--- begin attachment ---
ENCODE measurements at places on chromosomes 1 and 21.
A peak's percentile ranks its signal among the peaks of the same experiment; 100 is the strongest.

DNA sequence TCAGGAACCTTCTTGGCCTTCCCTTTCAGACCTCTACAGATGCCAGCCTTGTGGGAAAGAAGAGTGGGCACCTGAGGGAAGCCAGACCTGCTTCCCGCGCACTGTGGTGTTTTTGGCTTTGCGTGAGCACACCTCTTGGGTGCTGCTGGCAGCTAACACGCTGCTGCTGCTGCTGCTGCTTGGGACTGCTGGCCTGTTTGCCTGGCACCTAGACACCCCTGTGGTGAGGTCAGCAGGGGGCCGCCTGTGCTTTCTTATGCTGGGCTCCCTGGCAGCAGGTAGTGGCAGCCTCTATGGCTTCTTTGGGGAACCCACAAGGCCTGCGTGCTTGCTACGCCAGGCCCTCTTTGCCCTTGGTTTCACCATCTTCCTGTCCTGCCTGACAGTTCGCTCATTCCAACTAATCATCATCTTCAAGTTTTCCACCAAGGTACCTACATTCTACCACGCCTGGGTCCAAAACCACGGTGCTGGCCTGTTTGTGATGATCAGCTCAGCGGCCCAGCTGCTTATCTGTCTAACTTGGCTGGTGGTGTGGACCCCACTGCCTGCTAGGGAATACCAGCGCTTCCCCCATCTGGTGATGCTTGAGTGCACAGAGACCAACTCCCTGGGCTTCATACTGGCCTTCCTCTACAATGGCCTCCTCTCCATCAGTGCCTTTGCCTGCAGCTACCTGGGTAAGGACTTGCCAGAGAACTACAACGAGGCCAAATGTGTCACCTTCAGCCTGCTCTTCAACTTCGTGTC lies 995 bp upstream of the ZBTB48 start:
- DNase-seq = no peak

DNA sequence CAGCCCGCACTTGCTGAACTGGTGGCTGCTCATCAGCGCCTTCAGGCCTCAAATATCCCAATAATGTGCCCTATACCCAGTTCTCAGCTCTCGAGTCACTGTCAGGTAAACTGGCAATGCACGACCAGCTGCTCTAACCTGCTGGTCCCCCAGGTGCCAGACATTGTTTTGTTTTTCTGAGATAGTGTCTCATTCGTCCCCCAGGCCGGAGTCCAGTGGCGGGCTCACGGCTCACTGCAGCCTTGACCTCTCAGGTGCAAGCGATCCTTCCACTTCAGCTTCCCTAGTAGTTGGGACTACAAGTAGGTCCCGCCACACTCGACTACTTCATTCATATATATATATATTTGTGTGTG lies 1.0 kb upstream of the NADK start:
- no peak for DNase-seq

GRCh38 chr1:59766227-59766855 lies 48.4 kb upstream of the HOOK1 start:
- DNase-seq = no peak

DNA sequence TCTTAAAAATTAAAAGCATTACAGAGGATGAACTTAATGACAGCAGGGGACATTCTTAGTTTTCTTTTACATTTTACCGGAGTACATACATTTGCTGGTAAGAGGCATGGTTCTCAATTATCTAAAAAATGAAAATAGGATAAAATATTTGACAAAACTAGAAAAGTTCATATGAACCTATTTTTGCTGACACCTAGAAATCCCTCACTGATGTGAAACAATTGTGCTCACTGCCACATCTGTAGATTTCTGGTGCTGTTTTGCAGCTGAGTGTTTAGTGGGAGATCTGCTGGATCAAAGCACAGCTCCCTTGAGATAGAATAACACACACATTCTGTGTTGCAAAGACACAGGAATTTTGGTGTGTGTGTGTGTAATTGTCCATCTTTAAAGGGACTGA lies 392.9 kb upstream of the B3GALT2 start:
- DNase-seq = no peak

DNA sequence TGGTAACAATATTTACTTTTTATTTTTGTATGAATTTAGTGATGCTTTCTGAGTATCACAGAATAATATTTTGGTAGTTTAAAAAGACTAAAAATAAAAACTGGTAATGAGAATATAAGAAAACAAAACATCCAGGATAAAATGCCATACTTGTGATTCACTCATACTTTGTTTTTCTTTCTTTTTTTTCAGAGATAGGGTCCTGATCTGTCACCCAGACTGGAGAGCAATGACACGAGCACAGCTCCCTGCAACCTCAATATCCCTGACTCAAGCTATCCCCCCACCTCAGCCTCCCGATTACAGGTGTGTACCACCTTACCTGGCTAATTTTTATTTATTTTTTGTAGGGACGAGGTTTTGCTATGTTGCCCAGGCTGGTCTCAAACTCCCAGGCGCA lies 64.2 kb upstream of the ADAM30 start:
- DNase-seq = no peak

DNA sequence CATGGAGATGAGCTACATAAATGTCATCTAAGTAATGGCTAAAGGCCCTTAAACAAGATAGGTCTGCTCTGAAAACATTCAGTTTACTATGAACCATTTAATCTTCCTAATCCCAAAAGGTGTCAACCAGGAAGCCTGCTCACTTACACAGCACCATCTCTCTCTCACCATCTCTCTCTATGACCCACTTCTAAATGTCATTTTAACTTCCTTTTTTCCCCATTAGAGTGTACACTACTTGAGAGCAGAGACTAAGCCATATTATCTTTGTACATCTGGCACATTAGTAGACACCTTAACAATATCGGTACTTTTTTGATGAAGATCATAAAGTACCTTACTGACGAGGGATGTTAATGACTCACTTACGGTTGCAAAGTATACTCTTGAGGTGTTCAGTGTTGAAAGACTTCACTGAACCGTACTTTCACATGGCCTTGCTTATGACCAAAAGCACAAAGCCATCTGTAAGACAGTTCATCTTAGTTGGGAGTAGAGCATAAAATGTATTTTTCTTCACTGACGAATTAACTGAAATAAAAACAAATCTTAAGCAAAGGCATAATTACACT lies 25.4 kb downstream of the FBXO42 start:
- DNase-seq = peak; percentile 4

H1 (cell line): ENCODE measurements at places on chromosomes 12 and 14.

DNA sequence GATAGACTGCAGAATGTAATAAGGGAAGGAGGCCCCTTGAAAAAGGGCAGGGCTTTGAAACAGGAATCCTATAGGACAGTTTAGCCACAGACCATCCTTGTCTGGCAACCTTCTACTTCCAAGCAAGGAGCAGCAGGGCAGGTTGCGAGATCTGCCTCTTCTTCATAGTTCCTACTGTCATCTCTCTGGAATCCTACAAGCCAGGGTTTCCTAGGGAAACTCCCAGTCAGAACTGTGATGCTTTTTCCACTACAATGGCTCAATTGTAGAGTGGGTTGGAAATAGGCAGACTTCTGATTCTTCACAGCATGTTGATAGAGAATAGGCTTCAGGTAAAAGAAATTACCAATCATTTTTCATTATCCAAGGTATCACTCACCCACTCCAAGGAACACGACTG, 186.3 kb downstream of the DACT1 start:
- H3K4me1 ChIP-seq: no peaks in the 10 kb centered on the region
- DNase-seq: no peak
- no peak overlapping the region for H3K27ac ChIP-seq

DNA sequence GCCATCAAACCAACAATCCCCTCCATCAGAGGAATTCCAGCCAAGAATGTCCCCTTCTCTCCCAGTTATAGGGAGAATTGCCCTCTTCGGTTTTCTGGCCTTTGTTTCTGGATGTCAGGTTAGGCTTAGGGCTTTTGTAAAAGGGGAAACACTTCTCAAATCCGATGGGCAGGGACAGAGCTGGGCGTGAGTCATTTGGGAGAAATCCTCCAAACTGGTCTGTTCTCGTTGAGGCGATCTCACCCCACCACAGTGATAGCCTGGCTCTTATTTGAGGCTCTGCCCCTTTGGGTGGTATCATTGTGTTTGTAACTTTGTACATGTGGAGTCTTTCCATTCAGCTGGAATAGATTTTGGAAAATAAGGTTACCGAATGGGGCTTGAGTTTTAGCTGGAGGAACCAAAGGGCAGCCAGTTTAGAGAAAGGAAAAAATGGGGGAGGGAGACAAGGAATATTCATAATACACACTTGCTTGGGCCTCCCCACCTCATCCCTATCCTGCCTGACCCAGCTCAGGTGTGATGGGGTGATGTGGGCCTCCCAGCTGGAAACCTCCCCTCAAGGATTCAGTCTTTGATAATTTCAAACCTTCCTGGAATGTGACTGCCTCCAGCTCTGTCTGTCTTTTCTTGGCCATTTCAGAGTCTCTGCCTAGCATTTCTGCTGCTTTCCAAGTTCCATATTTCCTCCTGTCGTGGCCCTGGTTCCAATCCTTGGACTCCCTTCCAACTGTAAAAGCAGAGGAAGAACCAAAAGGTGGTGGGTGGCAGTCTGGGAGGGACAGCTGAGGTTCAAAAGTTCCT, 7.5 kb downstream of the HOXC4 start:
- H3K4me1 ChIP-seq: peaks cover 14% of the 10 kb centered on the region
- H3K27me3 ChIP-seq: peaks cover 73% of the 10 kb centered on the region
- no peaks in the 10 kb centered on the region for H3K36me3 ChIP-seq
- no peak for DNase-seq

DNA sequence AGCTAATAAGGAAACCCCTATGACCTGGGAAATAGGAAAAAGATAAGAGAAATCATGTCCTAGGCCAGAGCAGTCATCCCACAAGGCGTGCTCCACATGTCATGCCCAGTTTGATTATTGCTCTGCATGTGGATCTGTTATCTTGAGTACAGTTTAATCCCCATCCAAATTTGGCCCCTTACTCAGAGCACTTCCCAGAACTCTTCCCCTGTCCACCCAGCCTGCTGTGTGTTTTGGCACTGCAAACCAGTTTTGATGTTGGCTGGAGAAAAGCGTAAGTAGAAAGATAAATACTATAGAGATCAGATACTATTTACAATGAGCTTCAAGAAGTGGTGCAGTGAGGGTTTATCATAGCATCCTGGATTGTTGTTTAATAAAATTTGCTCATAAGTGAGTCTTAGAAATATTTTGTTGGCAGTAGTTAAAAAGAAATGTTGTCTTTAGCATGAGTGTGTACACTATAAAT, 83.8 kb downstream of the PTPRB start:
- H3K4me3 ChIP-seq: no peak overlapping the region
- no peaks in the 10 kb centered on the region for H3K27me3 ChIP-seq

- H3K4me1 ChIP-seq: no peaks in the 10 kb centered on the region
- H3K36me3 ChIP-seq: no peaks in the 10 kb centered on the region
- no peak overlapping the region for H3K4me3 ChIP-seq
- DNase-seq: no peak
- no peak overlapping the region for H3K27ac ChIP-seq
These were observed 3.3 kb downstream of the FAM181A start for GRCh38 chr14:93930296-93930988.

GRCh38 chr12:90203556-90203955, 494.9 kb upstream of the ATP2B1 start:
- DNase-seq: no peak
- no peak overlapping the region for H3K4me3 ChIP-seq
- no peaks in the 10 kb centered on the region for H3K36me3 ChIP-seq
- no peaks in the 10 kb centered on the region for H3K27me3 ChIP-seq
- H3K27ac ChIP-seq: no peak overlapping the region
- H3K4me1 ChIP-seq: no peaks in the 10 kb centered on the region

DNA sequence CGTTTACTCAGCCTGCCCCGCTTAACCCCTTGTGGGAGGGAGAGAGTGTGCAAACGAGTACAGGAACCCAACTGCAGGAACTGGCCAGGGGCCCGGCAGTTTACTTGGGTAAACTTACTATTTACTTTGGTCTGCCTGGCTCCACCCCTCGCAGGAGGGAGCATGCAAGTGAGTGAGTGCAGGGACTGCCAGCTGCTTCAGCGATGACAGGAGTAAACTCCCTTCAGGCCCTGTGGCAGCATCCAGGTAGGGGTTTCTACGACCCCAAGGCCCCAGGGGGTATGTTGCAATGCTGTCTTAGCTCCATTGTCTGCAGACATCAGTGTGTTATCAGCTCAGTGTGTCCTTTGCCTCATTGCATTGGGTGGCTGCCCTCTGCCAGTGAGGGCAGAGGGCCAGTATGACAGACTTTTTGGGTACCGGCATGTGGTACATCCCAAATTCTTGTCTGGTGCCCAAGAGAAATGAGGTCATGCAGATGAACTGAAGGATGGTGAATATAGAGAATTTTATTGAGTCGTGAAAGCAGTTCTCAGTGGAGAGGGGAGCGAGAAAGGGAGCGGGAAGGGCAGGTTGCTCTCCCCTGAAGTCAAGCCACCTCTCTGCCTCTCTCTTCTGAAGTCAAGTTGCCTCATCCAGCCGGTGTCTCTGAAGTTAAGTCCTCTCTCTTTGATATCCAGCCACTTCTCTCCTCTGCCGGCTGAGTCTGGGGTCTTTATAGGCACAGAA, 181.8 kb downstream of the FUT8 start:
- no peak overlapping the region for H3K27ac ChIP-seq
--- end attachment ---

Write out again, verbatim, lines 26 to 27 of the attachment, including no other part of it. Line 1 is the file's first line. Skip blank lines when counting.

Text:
- H3K4me3 ChIP-seq: no peak overlapping the region
- no peaks in the 10 kb centered on the region for H3K27me3 ChIP-seq